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Imagining Brexit: Why Government Should Develop And Publish Scenarios

10/07/2017 17:09 BST | Updated 10/07/2017 17:09 BST
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I used to be half of a two-person team in the UK Cabinet Office charged with developing scenarios. Scenarios are 'plausible futures', positive or negative. They are credible fictions of how things could turn out - albeit embroidered with clear assumptions and creative licence.

Scenarios have great power because they enable policy options, plans, draft legislation and the people and processes that deliver these to be tested to judge their fitness for purpose under a range of circumstances. Little used in the business and government world (outside corporate behemoths such as Shell), I have recently described for the first time the unique role that scenario-planning performed in the Civil Contingencies Secretariat (CCS) of the UK Cabinet Office.

In summary, there are three variants of scenario futures that can be used to develop, test or assure the utility of a policy or regulatory mechanism. Typically, these might be described as IDEAL, TOLERABLE and MUST AVOID.

What has been very striking amongst all of the ideological sloganeering and chatter around Brexit - and soundbites such as "no deal is better than a bad deal" - is that no-one inside or influential to government seems to have developed scenarios of, say, what a "no deal" situation would look and feel like for key demographics or industries. For all the talk of 'frictionless trade' - how would this be experienced by a haulier, retailer, manufacturer, ferry company... under a range of outcomes (WTO rules, good deal).

What would be the changes (ideally expressed as benefits in daily life) felt by Joyce (51 years old, widowed, living in South Shields, part-time shop worker, waiting for a hip operation, enthusiastic grandmother)? What about for Adil (46, small business-owner in food processing, employing three individuals in Ashford, Kent, a father of two small daughters).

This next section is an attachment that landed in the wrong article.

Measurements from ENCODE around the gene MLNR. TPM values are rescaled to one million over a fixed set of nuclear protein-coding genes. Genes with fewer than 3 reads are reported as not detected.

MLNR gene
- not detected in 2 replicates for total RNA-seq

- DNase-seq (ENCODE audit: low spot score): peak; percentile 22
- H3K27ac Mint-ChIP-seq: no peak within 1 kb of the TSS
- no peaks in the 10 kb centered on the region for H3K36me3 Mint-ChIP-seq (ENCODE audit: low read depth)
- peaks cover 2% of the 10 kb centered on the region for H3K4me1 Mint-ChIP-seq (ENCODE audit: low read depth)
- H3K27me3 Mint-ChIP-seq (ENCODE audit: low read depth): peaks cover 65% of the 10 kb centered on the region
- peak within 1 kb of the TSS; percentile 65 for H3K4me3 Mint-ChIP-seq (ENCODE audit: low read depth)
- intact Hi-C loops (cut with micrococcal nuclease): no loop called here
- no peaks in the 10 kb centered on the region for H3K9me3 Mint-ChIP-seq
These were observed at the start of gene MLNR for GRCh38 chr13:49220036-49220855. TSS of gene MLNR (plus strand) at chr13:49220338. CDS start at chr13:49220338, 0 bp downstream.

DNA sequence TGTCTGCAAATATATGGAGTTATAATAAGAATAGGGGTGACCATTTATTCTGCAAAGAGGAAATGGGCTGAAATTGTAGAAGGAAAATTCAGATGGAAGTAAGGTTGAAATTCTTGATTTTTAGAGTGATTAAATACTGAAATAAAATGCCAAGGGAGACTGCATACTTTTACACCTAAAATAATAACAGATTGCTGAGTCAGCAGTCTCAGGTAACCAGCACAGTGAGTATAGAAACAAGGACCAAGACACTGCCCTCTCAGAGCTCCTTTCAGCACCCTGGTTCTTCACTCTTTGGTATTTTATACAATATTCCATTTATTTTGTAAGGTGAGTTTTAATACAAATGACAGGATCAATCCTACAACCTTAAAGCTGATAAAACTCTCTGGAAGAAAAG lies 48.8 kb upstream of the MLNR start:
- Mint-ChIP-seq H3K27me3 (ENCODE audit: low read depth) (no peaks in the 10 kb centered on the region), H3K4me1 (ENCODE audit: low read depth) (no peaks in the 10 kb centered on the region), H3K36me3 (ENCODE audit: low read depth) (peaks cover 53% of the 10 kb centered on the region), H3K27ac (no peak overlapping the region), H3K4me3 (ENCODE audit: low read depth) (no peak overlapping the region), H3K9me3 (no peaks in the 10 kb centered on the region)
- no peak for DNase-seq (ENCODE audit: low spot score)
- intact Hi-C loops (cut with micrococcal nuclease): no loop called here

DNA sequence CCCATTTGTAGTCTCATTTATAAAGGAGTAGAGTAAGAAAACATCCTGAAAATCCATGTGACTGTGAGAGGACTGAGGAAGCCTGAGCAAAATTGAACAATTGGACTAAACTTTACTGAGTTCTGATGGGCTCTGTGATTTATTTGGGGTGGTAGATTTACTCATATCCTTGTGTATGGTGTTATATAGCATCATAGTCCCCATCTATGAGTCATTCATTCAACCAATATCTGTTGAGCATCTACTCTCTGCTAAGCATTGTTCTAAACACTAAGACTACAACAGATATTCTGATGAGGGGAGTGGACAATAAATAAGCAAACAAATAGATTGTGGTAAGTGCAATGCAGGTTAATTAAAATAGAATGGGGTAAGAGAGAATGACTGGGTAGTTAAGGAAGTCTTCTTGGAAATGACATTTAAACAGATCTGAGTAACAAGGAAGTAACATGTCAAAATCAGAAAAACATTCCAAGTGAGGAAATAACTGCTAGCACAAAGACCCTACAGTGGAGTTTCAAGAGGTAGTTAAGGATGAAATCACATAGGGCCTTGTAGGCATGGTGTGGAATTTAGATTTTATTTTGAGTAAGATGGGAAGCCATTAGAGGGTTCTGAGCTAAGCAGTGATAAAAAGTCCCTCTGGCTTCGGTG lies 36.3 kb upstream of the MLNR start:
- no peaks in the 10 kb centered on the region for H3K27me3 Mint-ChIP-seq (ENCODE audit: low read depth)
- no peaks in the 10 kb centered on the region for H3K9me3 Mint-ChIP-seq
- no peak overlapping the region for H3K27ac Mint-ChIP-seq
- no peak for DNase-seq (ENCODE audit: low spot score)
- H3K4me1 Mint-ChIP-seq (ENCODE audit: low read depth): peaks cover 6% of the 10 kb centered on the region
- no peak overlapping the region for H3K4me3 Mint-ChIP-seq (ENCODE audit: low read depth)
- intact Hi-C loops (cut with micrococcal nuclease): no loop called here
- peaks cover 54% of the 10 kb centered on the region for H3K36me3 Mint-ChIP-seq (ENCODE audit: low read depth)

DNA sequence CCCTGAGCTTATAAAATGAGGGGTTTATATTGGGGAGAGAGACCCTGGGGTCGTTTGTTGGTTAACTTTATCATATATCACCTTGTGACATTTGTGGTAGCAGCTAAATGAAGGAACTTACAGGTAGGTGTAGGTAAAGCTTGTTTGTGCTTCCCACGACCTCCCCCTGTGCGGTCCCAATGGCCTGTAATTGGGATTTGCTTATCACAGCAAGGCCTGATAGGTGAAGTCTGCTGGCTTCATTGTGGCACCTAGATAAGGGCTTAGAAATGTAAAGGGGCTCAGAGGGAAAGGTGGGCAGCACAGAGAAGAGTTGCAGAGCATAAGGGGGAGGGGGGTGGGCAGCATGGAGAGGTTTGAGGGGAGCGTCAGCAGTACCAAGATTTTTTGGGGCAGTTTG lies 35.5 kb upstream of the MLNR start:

How would easyJet, Nissan, JCB, Aston-Martin, XPO... experience changes in a range of post-Brexit outcomes - and how and when would these begin to emerge?

Scenarios are really useful tools to explore what could happen and what might be needed to dodge a 'MUST AVOID' charybdis or achieve early warnings of challenges which can be navigated around - as a pilot does turbulence. Of course, the process can also throw up the uncomfortable fact that some potential policy options are nothing of the sort.

Scenario-planning (forensically, objectively, ethically) applied reveals the unvarnished truth. This speaks truth to power and prevents 'groupthink' that can creep into any community. These facts explain the early and heartfelt adoption of such approaches by the intelligence agencies and special forces operators. Like them, politicians cannot afford to be blinded by optimism and hope over gritty reality.

Brexit is such an exponentially massive challenge, with no clear waymarked routes other than the EU's timetable, that scenario-planning is one of the very few ways that proponents could generate genuine policy options and that detractors could construct solid challenges to blind faith. Developed in fast, interactive sessions with industry players, regulators, consumers and others - scenarios should be being used exhaustively to structure detailed plans, explain and engage business and electoral audiences and raise the game of politicians in general.